Taxes. Gun rights. Quality schools. Health insurance rates. A tax cheat lawyer's right to hold a law license.
These issues and more are putting the S.C. Supreme Court on the hot seat and in the spotlight these days.
Take, for example, the "stand-your-ground" gun rights case of the State vs. James Curry, in which a lawyer for Curry argued last month before the court that it is legal for South Carolinians who feel threatened by someone to shoot and kill that person -- even if the shooter isn't on his own property.
"Why wouldn't that be absurd? We could all carry guns and just shoot anybody that threatened us -- I'm 5'1", almost everybody is bigger than me," opined Associate Justice Kay Hearn last month as she questioned the lawyer in the case, which is bound to be closely watched by gun-rights supporters. A ruling is pending.
At issue: Whether South Carolina's self-defense law made it legal for a man who got beat up in his mother's house to go upstairs, get a gun, come back downstairs and then shoot his unarmed assailant in the back, killing him. Curry, of Lancaster, is appealing his 18-year prison sentence for voluntary manslaughter.
Justices indicated they will be reluctant to issue a ruling that could turn South Carolina into a shooting gallery.
If it were legal for Curry to kill in his case, then "we are back to an idea about justice more prevalent to our Western states in the early stages of their formation," Chief Justice Jean Toal said.
It's possible the Curry case could have a bearing on another case on hold in Beaufort County court. That case involves Bluffton tow-truck driver Preston Oates, who is accused of shooting and killing Bluffton resident Carlos Olivera in a dispute over a wheel boot Oates put on Olivera's minivan. Oates claims he felt threatened by Olivera, who was armed with a handgun when he approached Oates, who sat in his tow truck after attaching the boot.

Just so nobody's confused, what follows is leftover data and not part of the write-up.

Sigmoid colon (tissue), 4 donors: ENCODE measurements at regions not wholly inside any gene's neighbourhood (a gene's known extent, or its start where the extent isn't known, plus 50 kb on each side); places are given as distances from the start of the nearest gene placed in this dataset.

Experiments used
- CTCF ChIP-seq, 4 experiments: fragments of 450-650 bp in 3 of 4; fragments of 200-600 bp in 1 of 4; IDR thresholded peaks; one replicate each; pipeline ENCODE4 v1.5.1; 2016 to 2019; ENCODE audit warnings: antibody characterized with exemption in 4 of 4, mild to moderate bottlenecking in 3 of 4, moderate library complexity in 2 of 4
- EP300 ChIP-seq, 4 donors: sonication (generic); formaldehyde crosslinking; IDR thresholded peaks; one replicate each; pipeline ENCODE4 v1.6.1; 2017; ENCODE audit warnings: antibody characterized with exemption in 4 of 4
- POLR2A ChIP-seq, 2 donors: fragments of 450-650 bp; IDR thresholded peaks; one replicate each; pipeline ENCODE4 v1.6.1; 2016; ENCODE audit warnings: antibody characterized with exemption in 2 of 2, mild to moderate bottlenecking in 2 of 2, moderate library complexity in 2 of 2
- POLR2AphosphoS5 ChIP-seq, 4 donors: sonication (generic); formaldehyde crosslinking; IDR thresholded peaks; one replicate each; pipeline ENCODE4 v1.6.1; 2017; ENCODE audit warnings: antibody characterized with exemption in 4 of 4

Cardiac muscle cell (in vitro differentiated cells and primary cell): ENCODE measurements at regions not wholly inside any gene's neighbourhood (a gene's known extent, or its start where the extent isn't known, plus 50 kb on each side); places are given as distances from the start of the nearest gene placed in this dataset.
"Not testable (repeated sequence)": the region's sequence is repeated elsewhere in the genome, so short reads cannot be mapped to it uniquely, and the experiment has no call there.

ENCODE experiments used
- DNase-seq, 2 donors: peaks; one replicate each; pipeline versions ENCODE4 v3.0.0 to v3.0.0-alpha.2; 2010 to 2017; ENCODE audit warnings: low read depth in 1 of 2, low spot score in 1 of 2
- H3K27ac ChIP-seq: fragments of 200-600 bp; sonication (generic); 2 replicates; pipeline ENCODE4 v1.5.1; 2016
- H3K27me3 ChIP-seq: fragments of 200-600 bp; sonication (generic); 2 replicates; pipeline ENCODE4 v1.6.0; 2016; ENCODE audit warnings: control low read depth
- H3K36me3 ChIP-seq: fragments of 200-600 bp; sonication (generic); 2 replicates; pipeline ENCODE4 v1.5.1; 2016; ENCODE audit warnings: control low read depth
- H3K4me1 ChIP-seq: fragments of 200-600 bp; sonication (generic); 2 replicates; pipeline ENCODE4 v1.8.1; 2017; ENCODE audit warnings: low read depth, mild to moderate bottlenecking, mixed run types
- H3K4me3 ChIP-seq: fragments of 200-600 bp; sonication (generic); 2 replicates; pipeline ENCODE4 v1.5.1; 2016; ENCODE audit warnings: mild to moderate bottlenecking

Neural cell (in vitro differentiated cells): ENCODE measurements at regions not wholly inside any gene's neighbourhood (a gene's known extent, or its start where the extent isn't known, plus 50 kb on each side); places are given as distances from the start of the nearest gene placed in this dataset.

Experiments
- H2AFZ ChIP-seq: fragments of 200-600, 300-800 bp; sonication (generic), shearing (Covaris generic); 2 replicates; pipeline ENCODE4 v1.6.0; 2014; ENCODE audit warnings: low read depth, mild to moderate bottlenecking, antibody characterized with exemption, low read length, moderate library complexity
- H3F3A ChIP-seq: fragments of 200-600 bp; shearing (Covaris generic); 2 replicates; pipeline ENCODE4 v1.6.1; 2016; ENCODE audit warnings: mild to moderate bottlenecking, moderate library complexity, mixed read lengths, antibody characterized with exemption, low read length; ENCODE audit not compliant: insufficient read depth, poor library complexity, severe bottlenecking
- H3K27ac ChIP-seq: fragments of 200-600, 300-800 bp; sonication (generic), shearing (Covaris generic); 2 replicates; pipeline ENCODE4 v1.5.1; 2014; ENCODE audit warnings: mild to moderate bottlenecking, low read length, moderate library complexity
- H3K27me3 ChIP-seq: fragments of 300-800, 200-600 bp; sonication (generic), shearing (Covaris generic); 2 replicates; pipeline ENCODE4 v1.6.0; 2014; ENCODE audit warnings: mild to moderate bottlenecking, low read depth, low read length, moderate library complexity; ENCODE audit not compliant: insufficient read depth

Oates' attorneys contend he should not be tried because South Carolina's "Castle Doctrine" allows people to use deadly force to defend themselves in their homes, vehicles or businesses. That is exactly what Oates did, they argue.
Local prosecutors contend the Castle Doctrine does not apply because -- even though Olivera showed a gun -- he never fired it, and he was walking away from Oates when the shooting began. Oates shot Olivera five times in the back.
The court is also mulling:
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The lawyers who argued the case last November told the justices that the loss of billions in yearly tax revenue from the exemptions is hurting state public schools. Opposing the suit, the legislature argues that it -- and not the Supreme Court -- should make changes in the tax law.
A ruling that the exemptions are unconstitutional would amount to a "$3 billion backdoor tax hike," legislative leaders have said. Matthew Bodman, a Columbia taxpayer, brought the suit.
Although the state constitution guarantees all S.C. children a free public education, school quality varies considerably across the state. Wealthy districts such as those in Lexington County have larger budgets to hire good teachers, have rich course offerings and build modern schools. In many poor districts, students contend with unqualified teachers, skimpy course offerings, overcrowded classes and dilapidated buildings.
Three citizens -- Bernadette Hampton of Beaufort County, Jackie Hicks of York County and Carlton Washington of Richland County -- claim in a lawsuit that it should be up to the legislature, not the Budget and Control Board, to hike health insurance premiums.
Last July, the legislature voted not to raise insurance rates on state workers. But in August, the Budget and Control Board -- a five-member budgetary body whose members include Gov. Nikki Haley, the chairs of the House and Senate finance committees, Comptroller General Richard Eckstrom and State Treasurer Curtis Loftis -- voted 3-2 for the hikes.
The association's advocacy efforts would "be seriously impeded" if it were to open its records to opponents of its public positions, according to briefs filed in the case.
That case was argued Wednesday before the Supreme Court.
However, apparent inconsistencies in the case have caught the attention of national legal experts on false confessions. Those experts, supported by a group of activist South Carolina defense lawyers and former prosecutors, successfully petitioned the court for another hearing on the case.
Although numerous cases of false confessions due to police pressure have been documented around the nation, none are known to have occurred in any sort of high-profile murder case in S.C.
The court has not set a date for Cope's case to be argued.